As for the roadhouse customers, what do you make of the fact that multiple episodes have featured groups of young women at the bar, with problems and history suggesting they might become significant parts of the story, only for most of them to never appear again and be replaced by some new random group? At first, it felt like we were being slowly introduced to the new generation of Laura/Audrey/Shelly/Donna/etc., but at a certain point, it’s begun to feel like a lot of these new characters — not just the various Bang Bang Bar randos, but Beverly’s husband, Becky and Steve, Red, and more — are half-formed ideas that Lynch and Frost threw in, then lost interest in, but couldn’t be bothered to take them out of the finished product. There are only five episodes left. It’s certainly possible that there’s some brilliant master plan where everybody — even Donna’s little sister who’s now sleeping with Steve! — will wind up playing a significant role at the end of this “18-hour movie,” but I would tend to doubt it, especially since the writers keep introducing or reintroducing people at this late hour, like Carl’s concerned chat with Kriscol the blood-seller.
Or do you think the 18-hour movie of it is a feint, and that this wasn’t planned as a one-time thing? At this rate, Dougie’s not going to turn back into Good Coop until the very end — if at all — and far more story ideas have been introduced than can be adequately resolved by September.
I will say this, by the way: as exasperating as much of this episode could be, the two Sarah Palmer scenes were pure Peaks, particularly in the way that Grace Zabriskie’s creaky slow drawl, coupled with just the right sound effects and repetition of the dialogue, creates the illusion of her being trapped in the Black Lodge with her husband and daughter, mere moments after all that aforementioned Blue Rose exposition took place in a room with a prominent red curtain. When these guys are off, as in Audrey and Charlie’s argument, a scene can feel like it runs on forever. And when they’re on, I feel like I want to stay in those scenes forever.
Keith: I need to watch the episode again. I felt a bit of cognitive dissonance watching that scene. On the one hand, it was torturous. On the other, I kind of appreciated the perversity of it. Maybe it will make more sense down the line. Maybe the roadhouse randos will too. But, you’re right, we are now at the 2/3 mark and much closer to the end than the beginning. I’m not going to place any bets at this point. I’m also not particularly bothered by it, either. Among other things, this 18-hour project — to use a nice, neutral term — feels like a clearinghouse for ideas and some of them are bound to fit in a little more neatly than others. See also Dr. Jacoby, another character whose personality seems to have been battered a bit in the years since we last saw him.
But the years might have been least kind to Sarah Palmer and, you’re right, Zabriskie is amazing in what are undoubtedly the episode’s two best scenes. Unless I’m misremembering, we haven’t seen Sarah since the first episode, which featured that haunting shot of her watching carnage from a nature show while sitting way too close to the television. There’s almost certainly something Black Lodge-related going on with her and Hawk is right to be unnerved by the sound of clanking bottles in what’s supposed to be an empty house, but her performance works just as well as a depiction of what happens when grief and shame are left to fester for decades.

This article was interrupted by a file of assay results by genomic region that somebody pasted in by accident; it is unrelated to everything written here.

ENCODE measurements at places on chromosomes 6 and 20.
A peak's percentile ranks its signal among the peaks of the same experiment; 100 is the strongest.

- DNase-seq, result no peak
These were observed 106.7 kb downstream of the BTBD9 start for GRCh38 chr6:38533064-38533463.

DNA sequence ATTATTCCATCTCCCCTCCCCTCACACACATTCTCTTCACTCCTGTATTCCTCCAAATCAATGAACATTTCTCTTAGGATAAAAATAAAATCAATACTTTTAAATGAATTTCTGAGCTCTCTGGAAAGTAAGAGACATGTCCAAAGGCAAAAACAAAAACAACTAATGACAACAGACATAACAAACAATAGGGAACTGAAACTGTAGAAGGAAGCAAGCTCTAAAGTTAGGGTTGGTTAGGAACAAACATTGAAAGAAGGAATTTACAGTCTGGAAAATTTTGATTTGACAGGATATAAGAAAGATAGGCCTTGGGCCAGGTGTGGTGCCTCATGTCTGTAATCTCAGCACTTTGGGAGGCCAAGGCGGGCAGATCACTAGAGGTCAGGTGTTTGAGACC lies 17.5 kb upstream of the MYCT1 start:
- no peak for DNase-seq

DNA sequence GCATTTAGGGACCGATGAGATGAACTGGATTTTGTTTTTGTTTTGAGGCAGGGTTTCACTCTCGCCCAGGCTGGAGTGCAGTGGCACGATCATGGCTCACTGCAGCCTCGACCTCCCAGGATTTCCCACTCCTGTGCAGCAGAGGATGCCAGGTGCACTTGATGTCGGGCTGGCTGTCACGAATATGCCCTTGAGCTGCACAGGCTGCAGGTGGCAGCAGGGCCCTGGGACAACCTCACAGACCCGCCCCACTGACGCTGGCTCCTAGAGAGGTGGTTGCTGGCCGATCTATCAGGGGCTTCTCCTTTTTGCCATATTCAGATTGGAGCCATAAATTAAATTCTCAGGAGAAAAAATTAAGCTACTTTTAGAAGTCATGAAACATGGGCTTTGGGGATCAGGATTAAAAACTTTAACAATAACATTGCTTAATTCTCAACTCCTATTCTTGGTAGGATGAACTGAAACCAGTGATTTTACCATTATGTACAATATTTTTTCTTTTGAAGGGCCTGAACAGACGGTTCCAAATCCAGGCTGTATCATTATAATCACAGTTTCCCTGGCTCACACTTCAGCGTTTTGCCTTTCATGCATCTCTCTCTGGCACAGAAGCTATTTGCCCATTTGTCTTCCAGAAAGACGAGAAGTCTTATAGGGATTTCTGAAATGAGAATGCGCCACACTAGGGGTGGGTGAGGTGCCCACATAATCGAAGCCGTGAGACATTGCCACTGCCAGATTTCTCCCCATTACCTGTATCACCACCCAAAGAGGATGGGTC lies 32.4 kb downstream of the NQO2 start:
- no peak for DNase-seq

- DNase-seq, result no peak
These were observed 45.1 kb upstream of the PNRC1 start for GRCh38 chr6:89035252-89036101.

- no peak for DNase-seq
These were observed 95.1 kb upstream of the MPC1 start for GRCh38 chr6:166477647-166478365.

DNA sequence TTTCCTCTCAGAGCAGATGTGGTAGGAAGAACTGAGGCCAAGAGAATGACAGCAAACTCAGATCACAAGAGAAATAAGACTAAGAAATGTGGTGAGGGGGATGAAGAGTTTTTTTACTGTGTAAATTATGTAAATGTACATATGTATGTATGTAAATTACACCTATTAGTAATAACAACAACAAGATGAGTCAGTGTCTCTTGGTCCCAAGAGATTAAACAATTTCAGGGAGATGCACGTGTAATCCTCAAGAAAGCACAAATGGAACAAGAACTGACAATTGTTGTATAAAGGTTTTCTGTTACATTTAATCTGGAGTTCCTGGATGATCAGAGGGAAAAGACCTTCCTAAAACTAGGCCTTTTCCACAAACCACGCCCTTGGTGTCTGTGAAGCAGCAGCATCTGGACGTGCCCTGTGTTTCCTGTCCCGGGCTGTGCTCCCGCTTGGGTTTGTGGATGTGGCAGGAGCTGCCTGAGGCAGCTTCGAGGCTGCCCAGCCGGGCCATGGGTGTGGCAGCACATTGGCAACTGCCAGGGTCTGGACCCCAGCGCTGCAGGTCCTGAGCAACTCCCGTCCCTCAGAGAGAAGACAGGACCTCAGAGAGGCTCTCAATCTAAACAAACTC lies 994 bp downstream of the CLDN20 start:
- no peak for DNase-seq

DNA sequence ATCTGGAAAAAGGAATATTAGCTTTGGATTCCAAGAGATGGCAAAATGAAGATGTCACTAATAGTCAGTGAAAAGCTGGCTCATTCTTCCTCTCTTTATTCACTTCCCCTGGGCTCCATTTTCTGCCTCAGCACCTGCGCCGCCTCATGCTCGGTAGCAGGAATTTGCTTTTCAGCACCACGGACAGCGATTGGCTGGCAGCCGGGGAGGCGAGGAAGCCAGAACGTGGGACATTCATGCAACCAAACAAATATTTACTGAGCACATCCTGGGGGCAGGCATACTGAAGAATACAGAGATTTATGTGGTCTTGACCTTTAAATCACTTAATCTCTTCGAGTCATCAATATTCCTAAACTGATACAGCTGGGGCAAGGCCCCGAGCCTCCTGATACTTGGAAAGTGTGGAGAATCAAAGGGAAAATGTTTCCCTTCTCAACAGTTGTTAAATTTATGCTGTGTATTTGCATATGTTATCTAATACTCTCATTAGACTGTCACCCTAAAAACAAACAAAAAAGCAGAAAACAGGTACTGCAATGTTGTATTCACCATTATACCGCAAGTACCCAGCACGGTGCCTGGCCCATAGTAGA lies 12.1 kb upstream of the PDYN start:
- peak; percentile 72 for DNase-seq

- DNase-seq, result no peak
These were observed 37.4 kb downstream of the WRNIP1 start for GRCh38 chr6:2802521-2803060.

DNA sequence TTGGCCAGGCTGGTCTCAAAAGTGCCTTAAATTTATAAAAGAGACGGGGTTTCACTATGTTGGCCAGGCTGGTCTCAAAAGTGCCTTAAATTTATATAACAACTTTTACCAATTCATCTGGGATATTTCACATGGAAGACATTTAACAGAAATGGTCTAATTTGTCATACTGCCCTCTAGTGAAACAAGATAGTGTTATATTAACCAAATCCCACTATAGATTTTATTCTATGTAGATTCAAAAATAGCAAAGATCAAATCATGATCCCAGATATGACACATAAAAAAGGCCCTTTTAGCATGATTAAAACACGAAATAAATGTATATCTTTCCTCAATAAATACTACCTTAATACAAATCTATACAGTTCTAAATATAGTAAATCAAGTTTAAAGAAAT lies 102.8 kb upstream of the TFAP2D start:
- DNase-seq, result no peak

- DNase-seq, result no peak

We should probably talk about the ultimate reveal of the Blue Rose Squad and the true meaning of Project Blue Book, right? It’s a lot of information thrown out without a lot of build-up (unless, you know, you count 25+ years of the Twin Peaks that precede it.) It’s worth noting the smallness of its scope. Gordon’s involved. Diane knows about it. But its membership has remained small and has had a tendency to disappear. Nonetheless, Tammy seems happy to join and Diane is eager to assist, no matter what her endgame might be. Did the matter-of-factness of that moment surprise you?
Alan: It didn’t surprise me, in that most of The Return‘s exposition has been dumped in similar fashion. We’ll go long stretches without anything being explained at all, and then get a monologue casually laying out all the details of what we’ve seen to this point, some of them going back to the original series or, in the case of Philip Jeffries or Chester Desmond, to Fire Walk With Me. Among the many disappointing things about David Bowie’s early death is that that particular loop has to be (apparently) closed off with a speech by Albert rather than Jeffries teleporting back in. And if most of that scene was low-key, it did close with Diane making a finger gun and saying, “Let’s rock!”
A lot of this episode involved advancing various plots incrementally — Ben gives Cooper’s hotel key to Frank Truman, who seems aware that there’s more here than just a souvenir for his ailing brother; Hutch and Chantal murder the warden before heading to Vegas (presumably to try to kill Dougie); Jerry Horne finally make it out of the woods; Diane realizing that the coordinates on Ruth’s arm point to Twin Peaks — even as new threads like Audrey keep being introduced. It can be frustrating, but then we’ll hear a snippet of the original Badalamenti score (which has been mostly absent from The Return, with Lynch’s focus on creepy ambient sound taking its place), or get Sarah melting down in the grocery store, or Ben (truly reformed, it seems, given his eagerness to pay for Miriam’s medical bills) despairing over the monstrosity of his grandson, and for those fleeting moments, I can shrug off the rest of it.
BUT WHY WOULDN’T CHARLIE TELL AUDREY WHAT TINA SAID, KEITH?
Keith: We’ll find out next week. Or maybe the week after. Or maybe never. It’s Twin Peaks, Alan. Until then, I’m going to go play an awkward game of catch. [Gets hit in the head.]